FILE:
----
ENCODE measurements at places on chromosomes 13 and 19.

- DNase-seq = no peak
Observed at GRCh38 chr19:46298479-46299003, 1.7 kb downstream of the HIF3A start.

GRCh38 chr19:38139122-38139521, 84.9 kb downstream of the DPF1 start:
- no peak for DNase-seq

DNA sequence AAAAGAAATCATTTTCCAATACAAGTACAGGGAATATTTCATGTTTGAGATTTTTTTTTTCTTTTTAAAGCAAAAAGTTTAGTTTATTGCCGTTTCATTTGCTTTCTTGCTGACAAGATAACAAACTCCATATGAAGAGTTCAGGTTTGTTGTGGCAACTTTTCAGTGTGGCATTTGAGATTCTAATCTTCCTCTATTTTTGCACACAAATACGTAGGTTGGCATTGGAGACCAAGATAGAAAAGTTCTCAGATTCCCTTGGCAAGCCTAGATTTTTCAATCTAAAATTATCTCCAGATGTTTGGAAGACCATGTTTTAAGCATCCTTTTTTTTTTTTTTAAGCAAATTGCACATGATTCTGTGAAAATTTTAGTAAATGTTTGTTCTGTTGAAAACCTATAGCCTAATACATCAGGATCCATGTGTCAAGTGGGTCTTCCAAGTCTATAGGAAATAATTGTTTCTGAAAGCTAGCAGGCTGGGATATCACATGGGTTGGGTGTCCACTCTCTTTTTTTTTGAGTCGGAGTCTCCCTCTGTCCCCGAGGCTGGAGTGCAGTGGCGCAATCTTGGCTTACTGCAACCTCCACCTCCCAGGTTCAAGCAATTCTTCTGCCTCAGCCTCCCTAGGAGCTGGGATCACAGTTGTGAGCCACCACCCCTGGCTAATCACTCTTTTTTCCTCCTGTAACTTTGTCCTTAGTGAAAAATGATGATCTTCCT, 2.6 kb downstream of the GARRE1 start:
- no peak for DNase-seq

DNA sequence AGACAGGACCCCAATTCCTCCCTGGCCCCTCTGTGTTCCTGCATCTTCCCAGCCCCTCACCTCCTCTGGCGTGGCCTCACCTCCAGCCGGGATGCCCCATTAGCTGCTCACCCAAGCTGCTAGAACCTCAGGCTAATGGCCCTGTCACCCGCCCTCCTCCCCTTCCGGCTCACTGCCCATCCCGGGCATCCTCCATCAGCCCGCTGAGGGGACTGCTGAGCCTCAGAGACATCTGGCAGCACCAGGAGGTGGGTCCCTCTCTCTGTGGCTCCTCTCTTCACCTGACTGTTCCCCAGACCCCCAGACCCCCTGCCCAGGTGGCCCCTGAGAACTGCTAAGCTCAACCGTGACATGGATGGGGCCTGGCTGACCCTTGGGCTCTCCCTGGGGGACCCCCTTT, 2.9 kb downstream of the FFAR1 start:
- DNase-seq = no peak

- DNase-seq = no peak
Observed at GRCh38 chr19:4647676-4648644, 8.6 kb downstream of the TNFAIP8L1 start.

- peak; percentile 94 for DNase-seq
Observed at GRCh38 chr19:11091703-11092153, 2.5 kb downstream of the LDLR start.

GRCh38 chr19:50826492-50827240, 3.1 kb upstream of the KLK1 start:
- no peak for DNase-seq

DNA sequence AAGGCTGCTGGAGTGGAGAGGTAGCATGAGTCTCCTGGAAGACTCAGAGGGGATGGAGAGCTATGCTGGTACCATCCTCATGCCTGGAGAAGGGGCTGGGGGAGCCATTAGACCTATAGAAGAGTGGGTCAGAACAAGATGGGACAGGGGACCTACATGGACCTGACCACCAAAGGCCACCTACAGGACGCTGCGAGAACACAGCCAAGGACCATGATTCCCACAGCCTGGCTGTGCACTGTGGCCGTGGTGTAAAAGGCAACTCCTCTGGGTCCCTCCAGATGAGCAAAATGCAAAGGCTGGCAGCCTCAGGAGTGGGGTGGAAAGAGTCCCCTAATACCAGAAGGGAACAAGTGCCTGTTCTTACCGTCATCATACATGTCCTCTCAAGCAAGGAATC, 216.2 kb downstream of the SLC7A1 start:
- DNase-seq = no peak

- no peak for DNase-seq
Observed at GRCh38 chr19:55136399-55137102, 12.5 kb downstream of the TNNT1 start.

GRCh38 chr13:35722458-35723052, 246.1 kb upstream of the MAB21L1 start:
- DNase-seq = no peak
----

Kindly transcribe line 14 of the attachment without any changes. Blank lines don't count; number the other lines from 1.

GRCh38 chr19:50826492-50827240, 3.1 kb upstream of the KLK1 start: